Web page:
Collecting: Milk Glass
I have Martha Stewart to blame for my interest in collecting milk glass. Well, Martha, and the fact that milk glass is plentiful and easy to collect, and you don’t have to put a lot of money into building a collection.
Of course, I’m not focused too much on age or rarity. I simply buy a milk glass item if I like the shape or size of it. For my purposes, our local resale shops, eBay, and Etsy are all good places to get my hands on milk glass pieces I love.
A Quick History of Milk Glass
Milk glass has been around since the 16th century and was produced in Venice in a variety of colors. The white milk glass that many of us think of when we hear the term “milk glass” became popular during the Victorian era. It gained popularity in Victorian times because it looked almost like porcelain, allowing people to purchase dinnerware that resembled the more expensive, traditional porcelain, even if they were on a budget.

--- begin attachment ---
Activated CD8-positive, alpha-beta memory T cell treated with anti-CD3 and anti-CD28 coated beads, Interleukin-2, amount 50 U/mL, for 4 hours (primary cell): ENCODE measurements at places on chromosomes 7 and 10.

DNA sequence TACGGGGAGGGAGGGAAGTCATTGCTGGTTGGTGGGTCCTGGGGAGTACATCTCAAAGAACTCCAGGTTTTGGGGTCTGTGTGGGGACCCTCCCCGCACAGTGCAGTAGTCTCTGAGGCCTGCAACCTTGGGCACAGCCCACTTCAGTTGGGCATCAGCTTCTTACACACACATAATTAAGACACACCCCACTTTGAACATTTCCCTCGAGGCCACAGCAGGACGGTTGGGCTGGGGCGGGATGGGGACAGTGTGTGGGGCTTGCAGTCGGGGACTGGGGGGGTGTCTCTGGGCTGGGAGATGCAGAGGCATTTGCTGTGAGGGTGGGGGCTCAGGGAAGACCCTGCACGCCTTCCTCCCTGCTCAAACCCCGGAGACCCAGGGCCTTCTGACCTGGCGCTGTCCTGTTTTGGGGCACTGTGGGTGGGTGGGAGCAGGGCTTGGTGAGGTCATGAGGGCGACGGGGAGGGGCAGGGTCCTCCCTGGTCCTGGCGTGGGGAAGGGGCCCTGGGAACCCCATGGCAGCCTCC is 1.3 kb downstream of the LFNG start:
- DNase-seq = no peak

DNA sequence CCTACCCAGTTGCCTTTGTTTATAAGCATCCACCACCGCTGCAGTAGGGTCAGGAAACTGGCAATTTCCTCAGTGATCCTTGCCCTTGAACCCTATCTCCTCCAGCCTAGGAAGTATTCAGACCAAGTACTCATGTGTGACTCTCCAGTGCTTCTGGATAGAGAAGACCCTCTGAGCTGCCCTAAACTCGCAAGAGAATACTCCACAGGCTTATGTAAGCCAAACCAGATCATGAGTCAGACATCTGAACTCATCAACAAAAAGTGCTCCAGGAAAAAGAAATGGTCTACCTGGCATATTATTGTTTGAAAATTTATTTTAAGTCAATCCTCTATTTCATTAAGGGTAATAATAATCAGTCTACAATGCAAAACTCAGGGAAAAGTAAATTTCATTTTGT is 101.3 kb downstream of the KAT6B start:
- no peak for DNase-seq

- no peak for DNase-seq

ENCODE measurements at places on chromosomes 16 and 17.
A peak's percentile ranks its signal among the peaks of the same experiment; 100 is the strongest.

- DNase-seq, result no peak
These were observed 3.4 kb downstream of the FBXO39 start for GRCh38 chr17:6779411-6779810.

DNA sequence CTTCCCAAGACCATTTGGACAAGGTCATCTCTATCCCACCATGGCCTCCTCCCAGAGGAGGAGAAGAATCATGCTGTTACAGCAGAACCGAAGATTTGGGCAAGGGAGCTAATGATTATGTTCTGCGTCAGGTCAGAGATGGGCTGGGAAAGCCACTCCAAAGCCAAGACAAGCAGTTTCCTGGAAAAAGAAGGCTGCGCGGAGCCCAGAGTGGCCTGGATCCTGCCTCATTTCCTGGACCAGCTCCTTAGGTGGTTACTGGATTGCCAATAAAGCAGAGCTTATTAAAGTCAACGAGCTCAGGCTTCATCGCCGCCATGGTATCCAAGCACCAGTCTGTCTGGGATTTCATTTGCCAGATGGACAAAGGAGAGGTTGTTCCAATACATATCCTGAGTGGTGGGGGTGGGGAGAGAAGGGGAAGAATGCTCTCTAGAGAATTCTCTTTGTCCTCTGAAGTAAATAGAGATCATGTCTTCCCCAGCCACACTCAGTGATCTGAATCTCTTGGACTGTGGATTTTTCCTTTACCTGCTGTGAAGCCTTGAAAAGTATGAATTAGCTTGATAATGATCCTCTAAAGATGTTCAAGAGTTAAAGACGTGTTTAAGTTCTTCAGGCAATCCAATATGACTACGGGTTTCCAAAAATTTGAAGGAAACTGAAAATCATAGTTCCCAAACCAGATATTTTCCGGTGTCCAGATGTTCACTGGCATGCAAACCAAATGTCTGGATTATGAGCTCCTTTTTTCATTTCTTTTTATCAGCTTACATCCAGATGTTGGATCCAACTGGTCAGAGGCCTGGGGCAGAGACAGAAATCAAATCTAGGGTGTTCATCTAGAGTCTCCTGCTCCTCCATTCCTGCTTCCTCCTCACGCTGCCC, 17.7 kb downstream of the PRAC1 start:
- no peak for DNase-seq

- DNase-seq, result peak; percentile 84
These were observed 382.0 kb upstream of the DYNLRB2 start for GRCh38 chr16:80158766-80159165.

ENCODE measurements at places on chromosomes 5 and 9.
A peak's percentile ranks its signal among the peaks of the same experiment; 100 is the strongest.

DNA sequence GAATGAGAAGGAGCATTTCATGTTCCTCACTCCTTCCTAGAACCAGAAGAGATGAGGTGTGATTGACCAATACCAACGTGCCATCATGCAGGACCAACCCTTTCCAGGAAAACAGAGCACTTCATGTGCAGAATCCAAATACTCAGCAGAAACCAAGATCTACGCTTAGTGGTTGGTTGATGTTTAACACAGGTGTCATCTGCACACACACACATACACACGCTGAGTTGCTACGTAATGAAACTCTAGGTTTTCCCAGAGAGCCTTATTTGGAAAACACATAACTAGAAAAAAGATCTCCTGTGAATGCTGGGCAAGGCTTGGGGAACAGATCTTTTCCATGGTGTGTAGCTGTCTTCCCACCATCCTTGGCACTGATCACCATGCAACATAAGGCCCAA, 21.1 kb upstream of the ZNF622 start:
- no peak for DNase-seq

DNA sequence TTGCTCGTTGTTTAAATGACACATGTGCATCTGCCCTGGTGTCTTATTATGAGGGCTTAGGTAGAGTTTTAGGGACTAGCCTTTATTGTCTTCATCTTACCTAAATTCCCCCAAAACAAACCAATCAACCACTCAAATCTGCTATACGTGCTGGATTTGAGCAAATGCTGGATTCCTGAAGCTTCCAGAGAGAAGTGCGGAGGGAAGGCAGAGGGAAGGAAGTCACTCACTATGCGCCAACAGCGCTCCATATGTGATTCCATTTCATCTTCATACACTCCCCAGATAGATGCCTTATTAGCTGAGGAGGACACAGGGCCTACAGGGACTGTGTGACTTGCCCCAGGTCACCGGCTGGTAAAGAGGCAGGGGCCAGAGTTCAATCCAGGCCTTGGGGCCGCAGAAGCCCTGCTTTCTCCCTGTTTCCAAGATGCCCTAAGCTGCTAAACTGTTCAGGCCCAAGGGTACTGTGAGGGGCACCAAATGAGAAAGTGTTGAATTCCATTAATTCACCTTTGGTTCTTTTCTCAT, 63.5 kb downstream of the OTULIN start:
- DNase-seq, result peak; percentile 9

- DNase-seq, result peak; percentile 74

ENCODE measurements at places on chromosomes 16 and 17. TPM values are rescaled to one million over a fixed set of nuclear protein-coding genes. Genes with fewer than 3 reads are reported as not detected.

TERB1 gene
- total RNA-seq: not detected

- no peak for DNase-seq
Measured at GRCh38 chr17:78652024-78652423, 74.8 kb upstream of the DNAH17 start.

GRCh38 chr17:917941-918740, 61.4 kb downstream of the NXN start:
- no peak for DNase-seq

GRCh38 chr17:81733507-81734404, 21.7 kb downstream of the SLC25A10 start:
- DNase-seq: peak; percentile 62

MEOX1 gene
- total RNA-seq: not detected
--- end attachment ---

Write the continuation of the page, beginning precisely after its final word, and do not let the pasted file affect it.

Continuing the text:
Popularity of milk glass fell off a bit until around World War II. In the 1950s and 1960s, many companies in the U.S. started mass-producing milk glass, which is why we’re lucky to have so many pieces available to us today. Some companies still make milk glass, so when you see it in a resale shop, it’s very possible that you’re seeing a fairly new piece, rather than an antique.
How to Tell If Your Milk Glass is Antique
It’s not easy. Most milk glass wasn’t marked, and patterns stayed fairly similar throughout production. Older milk glass often contained lead, and, if you hold these items up to bright, natural light, you’ll be able to see a sort of “rainbow” effect at the edges of the glass. Other than that, you’ll have to look up your item on sites such as Kovel’s or in books such as The Collector’s Encyclopedia of Milk Glass. The National Milk Glass Collector’s Society also has a helpful FAQ on their website about collecting milk glass.
As for me, I’ll continue to collect for fun, based on what strikes my fancy when I see it. Here’s a look at some of the items in my little collection: